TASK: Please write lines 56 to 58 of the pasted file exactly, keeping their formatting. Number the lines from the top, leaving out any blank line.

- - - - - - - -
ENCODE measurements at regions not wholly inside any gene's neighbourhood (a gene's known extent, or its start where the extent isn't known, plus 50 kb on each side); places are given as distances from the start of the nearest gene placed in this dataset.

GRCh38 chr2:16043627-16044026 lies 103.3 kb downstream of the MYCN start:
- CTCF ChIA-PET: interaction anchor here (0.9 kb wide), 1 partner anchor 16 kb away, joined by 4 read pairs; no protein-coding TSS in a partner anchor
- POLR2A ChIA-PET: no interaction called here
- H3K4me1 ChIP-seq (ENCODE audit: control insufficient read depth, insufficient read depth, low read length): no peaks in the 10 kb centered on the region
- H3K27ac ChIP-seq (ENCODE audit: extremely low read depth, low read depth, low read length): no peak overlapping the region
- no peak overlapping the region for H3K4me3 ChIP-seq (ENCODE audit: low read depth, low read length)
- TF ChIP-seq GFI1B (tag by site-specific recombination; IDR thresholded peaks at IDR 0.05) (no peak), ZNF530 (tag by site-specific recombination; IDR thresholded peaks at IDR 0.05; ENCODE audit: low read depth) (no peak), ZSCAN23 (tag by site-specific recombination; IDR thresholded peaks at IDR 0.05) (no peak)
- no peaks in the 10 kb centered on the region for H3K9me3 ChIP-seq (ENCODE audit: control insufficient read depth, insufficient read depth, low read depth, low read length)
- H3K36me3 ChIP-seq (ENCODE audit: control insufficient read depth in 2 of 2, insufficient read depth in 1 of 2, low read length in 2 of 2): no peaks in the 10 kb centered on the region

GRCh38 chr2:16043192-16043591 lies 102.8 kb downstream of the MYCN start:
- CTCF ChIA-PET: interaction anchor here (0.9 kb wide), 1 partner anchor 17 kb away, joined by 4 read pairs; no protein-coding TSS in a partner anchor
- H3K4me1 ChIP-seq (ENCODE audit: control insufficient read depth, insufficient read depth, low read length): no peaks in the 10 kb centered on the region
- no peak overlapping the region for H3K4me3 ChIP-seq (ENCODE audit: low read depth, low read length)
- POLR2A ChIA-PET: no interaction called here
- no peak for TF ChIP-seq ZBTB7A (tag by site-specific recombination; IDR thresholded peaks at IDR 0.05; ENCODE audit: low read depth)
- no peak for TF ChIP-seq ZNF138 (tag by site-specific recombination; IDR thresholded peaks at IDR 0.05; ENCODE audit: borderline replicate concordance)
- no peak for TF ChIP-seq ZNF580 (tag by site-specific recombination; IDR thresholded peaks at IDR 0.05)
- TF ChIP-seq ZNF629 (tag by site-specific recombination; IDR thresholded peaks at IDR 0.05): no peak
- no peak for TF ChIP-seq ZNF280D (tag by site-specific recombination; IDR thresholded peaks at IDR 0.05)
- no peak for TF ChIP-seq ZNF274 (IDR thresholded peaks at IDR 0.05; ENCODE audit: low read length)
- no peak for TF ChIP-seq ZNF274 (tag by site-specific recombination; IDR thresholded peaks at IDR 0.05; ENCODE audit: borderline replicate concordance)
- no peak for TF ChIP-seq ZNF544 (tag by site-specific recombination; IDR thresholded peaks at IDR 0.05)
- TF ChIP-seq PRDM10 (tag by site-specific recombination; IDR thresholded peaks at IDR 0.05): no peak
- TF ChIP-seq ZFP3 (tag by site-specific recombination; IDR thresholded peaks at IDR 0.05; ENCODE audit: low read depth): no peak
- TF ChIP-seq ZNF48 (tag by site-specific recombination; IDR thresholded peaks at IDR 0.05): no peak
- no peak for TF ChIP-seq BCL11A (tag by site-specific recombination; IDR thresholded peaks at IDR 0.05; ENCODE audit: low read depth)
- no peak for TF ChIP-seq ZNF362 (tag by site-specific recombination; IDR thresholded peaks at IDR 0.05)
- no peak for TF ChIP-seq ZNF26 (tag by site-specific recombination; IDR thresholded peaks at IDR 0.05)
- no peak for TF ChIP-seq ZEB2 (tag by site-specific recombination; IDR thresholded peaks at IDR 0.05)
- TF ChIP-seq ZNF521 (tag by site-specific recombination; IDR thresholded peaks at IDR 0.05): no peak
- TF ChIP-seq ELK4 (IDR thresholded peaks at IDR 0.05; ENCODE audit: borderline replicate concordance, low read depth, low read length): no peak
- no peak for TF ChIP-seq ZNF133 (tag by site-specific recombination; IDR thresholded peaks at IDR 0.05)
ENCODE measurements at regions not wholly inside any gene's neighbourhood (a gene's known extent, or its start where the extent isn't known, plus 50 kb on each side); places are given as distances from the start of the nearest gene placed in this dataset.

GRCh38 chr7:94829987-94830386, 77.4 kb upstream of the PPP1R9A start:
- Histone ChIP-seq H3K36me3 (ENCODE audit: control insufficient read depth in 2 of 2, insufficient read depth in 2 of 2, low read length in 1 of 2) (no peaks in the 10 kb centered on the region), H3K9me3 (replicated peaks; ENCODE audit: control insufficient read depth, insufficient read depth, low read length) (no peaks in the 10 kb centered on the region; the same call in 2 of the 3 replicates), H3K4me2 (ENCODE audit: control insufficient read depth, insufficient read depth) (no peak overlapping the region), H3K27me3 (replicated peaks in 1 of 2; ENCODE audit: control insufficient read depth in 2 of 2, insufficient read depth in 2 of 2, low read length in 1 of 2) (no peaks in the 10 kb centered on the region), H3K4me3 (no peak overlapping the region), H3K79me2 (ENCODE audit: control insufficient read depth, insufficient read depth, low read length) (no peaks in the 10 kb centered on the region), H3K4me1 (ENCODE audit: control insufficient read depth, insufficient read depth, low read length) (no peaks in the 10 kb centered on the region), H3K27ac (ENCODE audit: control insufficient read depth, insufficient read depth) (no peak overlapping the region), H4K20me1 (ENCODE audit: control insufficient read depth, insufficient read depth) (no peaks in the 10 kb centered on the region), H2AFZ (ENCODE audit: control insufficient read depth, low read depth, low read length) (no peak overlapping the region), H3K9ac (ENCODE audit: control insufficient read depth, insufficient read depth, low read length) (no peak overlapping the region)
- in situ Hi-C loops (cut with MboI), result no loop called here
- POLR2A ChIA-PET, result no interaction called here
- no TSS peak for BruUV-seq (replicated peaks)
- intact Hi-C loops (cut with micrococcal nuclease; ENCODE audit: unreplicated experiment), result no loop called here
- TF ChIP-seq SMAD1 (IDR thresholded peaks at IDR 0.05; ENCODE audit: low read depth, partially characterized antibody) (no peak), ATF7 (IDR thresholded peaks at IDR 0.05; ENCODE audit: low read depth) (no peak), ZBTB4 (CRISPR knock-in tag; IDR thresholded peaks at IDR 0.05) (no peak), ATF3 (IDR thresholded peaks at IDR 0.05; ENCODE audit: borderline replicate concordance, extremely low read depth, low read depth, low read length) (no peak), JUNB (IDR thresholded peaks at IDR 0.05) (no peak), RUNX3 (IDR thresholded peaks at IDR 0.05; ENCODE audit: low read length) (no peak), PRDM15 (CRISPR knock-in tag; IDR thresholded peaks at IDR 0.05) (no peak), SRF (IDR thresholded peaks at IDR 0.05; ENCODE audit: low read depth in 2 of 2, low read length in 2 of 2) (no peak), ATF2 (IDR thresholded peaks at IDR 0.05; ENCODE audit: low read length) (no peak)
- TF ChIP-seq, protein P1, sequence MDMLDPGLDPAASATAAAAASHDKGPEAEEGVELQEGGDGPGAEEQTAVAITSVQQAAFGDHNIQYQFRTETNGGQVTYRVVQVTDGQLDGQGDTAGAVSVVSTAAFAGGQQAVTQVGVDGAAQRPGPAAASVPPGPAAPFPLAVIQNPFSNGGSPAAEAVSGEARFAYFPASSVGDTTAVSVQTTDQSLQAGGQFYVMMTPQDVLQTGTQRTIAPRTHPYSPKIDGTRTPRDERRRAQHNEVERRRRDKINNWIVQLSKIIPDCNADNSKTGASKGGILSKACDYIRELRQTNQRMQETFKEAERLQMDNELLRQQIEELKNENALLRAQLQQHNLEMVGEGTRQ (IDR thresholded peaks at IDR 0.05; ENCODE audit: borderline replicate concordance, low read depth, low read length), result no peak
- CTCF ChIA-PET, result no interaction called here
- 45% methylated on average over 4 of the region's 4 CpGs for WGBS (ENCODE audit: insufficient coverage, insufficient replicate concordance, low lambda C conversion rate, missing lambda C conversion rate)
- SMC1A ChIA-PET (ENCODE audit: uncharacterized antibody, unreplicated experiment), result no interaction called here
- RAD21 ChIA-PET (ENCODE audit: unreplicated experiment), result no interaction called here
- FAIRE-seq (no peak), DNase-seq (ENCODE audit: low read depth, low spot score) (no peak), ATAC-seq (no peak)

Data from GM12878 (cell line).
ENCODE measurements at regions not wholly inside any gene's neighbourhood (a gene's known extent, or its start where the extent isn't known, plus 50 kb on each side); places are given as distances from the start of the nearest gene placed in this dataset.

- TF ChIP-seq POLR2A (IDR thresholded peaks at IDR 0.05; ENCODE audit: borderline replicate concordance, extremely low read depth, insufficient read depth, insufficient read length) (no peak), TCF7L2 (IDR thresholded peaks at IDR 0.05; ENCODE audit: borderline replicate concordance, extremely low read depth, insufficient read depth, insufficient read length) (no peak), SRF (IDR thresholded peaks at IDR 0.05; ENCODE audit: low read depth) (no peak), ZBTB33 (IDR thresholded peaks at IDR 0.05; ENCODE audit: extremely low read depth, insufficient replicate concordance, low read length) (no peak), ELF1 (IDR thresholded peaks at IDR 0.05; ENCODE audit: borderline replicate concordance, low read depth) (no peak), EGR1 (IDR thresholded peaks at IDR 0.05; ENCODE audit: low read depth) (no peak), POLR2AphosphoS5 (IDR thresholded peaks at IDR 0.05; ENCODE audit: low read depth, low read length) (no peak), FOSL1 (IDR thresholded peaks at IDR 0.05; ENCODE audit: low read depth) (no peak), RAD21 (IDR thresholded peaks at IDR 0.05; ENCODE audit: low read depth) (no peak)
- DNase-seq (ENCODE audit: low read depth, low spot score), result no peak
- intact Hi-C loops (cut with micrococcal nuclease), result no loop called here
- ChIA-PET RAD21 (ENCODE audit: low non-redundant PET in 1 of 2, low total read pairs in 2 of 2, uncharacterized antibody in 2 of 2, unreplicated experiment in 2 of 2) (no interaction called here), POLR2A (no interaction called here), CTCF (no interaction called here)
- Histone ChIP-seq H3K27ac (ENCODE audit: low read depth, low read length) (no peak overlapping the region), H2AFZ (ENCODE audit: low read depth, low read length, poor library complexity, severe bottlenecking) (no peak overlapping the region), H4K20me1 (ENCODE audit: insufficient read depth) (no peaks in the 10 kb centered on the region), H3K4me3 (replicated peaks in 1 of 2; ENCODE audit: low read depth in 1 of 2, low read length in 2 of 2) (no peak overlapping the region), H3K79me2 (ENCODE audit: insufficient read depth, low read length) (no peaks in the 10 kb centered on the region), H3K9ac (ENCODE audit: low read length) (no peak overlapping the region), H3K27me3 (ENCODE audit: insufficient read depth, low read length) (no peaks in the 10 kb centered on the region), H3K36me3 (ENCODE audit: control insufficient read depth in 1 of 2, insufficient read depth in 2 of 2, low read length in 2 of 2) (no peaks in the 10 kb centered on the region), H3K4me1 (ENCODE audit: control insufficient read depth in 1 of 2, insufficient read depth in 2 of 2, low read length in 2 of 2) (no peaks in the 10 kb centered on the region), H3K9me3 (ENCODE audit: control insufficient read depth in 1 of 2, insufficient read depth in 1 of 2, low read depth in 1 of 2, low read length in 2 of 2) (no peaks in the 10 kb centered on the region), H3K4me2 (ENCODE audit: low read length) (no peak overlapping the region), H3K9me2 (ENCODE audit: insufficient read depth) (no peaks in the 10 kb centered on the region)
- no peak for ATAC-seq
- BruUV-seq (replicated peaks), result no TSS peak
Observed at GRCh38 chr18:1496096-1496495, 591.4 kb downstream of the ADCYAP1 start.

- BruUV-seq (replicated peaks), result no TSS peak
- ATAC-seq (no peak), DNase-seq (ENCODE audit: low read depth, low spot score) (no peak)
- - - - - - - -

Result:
- BruUV-seq (replicated peaks), result no TSS peak
Observed at GRCh38 chr18:1496096-1496495, 591.4 kb downstream of the ADCYAP1 start.

- BruUV-seq (replicated peaks), result no TSS peak